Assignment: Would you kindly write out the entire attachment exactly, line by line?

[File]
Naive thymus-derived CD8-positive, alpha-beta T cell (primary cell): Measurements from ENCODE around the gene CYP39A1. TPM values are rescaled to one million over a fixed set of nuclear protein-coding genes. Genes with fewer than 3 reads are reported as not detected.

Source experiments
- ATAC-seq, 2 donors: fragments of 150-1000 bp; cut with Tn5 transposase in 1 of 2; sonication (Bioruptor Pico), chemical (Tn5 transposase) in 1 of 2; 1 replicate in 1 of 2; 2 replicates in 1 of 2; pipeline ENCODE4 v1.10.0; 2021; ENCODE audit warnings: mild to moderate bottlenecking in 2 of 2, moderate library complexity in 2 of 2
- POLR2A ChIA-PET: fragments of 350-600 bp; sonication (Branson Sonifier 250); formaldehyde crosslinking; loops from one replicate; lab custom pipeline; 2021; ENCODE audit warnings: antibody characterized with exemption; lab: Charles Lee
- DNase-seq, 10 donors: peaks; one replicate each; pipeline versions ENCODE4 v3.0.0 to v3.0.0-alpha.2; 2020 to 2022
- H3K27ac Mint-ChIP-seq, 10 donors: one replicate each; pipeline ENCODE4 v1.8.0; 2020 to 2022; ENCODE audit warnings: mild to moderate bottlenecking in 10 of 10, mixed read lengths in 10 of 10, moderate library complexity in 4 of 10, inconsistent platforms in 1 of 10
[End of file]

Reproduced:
Naive thymus-derived CD8-positive, alpha-beta T cell (primary cell): Measurements from ENCODE around the gene CYP39A1. TPM values are rescaled to one million over a fixed set of nuclear protein-coding genes. Genes with fewer than 3 reads are reported as not detected.

Source experiments
- ATAC-seq, 2 donors: fragments of 150-1000 bp; cut with Tn5 transposase in 1 of 2; sonication (Bioruptor Pico), chemical (Tn5 transposase) in 1 of 2; 1 replicate in 1 of 2; 2 replicates in 1 of 2; pipeline ENCODE4 v1.10.0; 2021; ENCODE audit warnings: mild to moderate bottlenecking in 2 of 2, moderate library complexity in 2 of 2
- POLR2A ChIA-PET: fragments of 350-600 bp; sonication (Branson Sonifier 250); formaldehyde crosslinking; loops from one replicate; lab custom pipeline; 2021; ENCODE audit warnings: antibody characterized with exemption; lab: Charles Lee
- DNase-seq, 10 donors: peaks; one replicate each; pipeline versions ENCODE4 v3.0.0 to v3.0.0-alpha.2; 2020 to 2022
- H3K27ac Mint-ChIP-seq, 10 donors: one replicate each; pipeline ENCODE4 v1.8.0; 2020 to 2022; ENCODE audit warnings: mild to moderate bottlenecking in 10 of 10, mixed read lengths in 10 of 10, moderate library complexity in 4 of 10, inconsistent platforms in 1 of 10